I will say up front that fougere is not my favorite scent family. With that out of the way, there are components of this I enjoy. The woody notes are nice and do give off the intended Savile Row tailor shop note.
But I find the scent too sweet and cloying with a pronounced vanilla note for this to really work for me. It also is a very penetrating and potent scent.
Lastly, this reminds me of a scent I used to wear in high school and while I can't remember which it was, it makes this smell kind of imitational and low-rent.
Just not for me.
The ‘smell of a high end tailor’s shop’ was so hyped on this one when it came out, that people felt inclined to go into rhapsodies about steaming hot irons and offcuts of twill and what have you. Thank goodness I didn’t test it then – who knows, maybe I’d have succumbed to all that nonsense, too.
In any event, I approached Sartorial with caution, applying just a tiny bit first and got quite puzzled with what my poor nose was smelling. It was sweet, it was daddy-o, it was Brut as I remembered it from my teenage years, with what seemed like a massive aromachemicals cloud that threatened to trigger headaches.
However that’s no way to treat a perfume, and so I finally gave it a decent spraying and this, surprisingly, worked much better. Sure the Brut reference was still prominent, but now I could appreciate that this was a somewhat more complex and engineered composition. So beyond the lavender and tonka sweeties which acted as traditional ‘man cologne’ signifiers complete with non-specific woody backing, there were several subordinate notes playing little harmonies from the wings.
A faint hiss of something metallic at the start, a mellowing touch of cardamom in the heart, floral notes, aldehydic and ozonic twists, resinous murmurs, and oh yes, ‘white musk’, yards and yards of it.
Ultimately Sartorial is backward looking, a typically sweet ‘English’ barbershop fougère, and I’ve had my bellyful of those. Still, there is no denying it has been crafted with skill.
Interesting. Like a cross between Brut and Grey Flannel, heavy on the metallic violet leaf and minty lavender. There's an ozone element as well, like the smell of aluminum foil, as well as some cinnamon/mace pie spices. The whole thing comes together to smell like an abstract warm brown mix of woody earth, dank greens, pie, and outer space.
Personally, though I can see how they contribute quite a bit to the modernization and artistry of this scent, I find the ozone distracting and unnecessary, so I'm only voting neutral. Personally, I'll just stick to Brut.
Whenever I hear the word “Sartorial”, I think of the song Victoria by the Fall and substitute “Sartorial” for the chorus, “Victoria”. Sartorial is a complex and updated take on the Fougère genre. Daring in its creation as Fougères are not very popular these days and tinkering with the classic structure that the old guard still wears may not have been the best decision. Despite this, Sartorial triumphs over all these obstacles and Duchaufour has created an outstanding fragrance.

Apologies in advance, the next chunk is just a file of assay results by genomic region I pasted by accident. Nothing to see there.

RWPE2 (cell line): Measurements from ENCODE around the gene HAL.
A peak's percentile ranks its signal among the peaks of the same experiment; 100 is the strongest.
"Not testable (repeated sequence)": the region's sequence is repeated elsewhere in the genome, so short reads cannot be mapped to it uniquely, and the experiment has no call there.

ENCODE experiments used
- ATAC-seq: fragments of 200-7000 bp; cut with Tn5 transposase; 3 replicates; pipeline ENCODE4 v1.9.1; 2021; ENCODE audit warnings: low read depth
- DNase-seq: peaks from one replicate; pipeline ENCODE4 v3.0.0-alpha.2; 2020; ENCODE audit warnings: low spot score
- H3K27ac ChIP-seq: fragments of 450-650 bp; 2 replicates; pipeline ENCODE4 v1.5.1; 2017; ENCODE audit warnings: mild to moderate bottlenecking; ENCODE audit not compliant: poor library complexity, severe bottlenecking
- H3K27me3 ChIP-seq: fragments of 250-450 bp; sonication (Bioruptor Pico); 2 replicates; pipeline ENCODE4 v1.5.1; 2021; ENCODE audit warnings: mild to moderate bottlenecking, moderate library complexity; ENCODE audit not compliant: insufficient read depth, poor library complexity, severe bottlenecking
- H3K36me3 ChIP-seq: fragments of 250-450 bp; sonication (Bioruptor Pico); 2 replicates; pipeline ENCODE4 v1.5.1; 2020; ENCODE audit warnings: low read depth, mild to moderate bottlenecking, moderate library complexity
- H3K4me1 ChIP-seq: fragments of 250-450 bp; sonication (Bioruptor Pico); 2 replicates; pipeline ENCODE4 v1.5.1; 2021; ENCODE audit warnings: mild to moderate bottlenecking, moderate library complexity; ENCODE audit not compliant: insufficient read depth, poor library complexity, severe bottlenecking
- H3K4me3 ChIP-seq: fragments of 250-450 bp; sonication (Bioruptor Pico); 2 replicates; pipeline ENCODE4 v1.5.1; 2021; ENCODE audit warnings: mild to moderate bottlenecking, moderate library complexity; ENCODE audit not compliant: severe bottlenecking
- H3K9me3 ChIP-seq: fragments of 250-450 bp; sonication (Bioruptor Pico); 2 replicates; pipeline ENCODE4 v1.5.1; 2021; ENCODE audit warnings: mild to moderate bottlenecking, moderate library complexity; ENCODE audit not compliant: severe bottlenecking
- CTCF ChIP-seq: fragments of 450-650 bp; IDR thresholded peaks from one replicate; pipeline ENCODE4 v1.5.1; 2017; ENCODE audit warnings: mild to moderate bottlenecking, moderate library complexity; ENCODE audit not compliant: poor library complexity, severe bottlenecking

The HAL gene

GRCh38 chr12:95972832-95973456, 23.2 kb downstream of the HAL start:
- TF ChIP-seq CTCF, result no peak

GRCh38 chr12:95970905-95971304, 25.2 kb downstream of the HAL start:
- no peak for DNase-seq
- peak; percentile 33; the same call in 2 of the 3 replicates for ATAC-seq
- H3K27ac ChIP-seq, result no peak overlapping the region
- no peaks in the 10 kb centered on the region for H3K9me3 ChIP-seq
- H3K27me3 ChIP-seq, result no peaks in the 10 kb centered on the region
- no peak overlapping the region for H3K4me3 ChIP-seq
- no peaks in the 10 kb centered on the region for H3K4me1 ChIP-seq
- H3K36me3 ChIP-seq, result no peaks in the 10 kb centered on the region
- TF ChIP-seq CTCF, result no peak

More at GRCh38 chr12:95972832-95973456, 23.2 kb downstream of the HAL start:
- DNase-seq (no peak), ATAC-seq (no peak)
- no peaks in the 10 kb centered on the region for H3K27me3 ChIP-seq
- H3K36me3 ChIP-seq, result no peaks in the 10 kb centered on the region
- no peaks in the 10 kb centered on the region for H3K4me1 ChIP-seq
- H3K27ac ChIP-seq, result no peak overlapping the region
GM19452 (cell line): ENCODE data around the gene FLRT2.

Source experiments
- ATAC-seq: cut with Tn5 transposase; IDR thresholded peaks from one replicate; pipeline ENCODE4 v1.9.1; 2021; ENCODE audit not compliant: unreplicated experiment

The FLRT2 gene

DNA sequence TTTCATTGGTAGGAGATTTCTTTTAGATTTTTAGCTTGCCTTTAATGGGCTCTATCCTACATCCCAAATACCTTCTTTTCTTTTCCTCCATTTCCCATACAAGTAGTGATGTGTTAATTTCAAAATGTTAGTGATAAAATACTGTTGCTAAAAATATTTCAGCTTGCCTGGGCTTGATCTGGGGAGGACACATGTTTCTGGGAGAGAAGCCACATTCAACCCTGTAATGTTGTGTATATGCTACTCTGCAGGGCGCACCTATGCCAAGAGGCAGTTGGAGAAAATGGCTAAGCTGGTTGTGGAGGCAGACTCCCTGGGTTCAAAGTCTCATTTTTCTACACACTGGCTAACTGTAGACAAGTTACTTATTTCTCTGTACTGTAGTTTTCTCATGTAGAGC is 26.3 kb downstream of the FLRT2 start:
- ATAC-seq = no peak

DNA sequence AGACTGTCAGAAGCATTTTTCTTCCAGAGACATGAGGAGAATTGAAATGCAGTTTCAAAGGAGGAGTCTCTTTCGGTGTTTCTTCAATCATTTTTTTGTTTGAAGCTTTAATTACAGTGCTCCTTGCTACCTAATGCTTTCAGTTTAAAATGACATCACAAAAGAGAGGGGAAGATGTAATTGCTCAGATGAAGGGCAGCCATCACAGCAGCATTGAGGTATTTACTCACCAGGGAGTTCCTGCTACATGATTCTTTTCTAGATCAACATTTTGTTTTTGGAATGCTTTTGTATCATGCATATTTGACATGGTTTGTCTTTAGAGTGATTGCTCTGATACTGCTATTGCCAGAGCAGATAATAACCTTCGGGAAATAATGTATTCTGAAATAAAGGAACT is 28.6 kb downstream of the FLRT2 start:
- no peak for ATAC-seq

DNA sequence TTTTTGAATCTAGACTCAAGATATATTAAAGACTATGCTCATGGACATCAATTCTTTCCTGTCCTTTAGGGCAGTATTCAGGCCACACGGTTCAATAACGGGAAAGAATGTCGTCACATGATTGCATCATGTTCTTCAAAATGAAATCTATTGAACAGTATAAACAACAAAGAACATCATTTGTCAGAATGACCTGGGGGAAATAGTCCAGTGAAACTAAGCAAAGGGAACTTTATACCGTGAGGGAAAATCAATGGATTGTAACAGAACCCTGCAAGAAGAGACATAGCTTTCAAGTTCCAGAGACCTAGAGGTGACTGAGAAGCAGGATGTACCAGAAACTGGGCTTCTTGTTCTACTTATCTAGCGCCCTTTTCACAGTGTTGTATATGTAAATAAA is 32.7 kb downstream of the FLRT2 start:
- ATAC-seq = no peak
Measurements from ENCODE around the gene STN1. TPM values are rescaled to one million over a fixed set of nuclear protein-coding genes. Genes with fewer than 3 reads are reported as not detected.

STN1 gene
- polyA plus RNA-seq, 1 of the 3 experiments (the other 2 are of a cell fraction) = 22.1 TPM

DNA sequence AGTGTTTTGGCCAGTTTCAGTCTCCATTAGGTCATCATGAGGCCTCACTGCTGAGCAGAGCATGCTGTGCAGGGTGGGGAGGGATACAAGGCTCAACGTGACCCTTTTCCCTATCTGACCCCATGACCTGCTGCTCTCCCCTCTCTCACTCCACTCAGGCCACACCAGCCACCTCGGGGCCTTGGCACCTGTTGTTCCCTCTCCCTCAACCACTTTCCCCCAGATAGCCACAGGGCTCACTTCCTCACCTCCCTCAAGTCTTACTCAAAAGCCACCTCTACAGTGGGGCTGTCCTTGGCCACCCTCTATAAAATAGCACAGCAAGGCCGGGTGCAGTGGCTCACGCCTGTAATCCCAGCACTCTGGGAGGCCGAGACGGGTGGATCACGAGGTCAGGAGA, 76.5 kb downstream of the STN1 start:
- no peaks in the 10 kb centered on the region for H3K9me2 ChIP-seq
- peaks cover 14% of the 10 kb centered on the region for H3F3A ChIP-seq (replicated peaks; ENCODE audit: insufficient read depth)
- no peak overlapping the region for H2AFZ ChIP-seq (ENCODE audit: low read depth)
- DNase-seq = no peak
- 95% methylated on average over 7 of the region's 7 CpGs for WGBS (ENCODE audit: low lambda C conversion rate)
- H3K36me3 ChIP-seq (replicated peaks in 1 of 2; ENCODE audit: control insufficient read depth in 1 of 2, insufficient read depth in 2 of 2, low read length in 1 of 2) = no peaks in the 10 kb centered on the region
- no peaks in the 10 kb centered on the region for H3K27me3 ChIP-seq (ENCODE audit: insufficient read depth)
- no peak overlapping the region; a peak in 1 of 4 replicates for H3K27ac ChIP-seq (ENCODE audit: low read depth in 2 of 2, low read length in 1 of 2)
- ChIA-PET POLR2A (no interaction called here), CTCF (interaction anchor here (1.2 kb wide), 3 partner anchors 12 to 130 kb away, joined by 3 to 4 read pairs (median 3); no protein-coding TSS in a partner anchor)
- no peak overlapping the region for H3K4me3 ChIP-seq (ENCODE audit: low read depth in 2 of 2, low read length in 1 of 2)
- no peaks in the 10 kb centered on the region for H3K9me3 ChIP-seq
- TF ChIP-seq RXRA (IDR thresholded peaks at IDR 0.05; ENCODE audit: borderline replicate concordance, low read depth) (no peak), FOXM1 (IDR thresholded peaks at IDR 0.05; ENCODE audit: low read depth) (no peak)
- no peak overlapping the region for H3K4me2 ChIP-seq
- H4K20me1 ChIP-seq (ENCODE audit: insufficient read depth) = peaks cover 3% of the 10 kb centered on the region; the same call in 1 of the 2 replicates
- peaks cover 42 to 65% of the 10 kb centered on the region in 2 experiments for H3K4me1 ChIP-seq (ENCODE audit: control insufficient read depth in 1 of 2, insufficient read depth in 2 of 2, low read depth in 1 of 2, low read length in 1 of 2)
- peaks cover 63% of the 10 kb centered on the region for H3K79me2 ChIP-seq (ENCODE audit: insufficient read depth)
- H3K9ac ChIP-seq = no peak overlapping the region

Satorial’s opening is a waft of violet leaf and ginger and some other complementary notes. Smells sophisticated and deep. Hints of black pepper and those heady aldehyde notes chime in as well. The heart deepens with a waxy and slightly sweet Beeswax note combined with lush lavender and leather. Where the heart notes teased with a light sweetness, the base notes bring them to the forefront with tonka, vanilla and amber standing tall. But there is also some moss and woody notes that keep things from going too far into the candy store. Not quite sure what Gurgum wood and “Old wood effect” are but I do know that there’s a new clothes accord that I detect in Sartorial.
In the end, Sartorial is more than the sum of its parts and is definitely in the shortlist of top men’s fragrances to come out in the last 5 years.
Clean and beautifully made...
This is a fragrance which I have no problem loving. As soon as I smelled it I realised it pleased me. For me it's honey and beeswax and lavender, surrounded by green herbs and mossy woods. A very grown up, very "gentleman" like fragrance.
This one gives me the impression of being clean and groomed, like trying on a brand new suit in a shop, which I guess was the intention, given the brief and description of the fragrance (ie that it should smell like a tailor's workshop). I would happily wear this formally. I find nothing wrong with it whatsoever in terms of style and character. It gives me a good feeling to wear. The feeling it gives is gender neutral. Just a lovely, impressive aroma of brand new fabric and of wearing nice clothes. I do find it would suit a well dressed man perfectly, but a woman could pull this off too.
Some people say the smell is old fashioned. I don't. I think it's quite modern. The use of aromachemicals here is very cleverly done, and by a very talented perfumer (Bertrand Duchaufour). I would recommend this one to gentlemen for formal wear, and for anyone who not only likes to be well dressed, but who would like to smell like that too. Very well made. Impressive.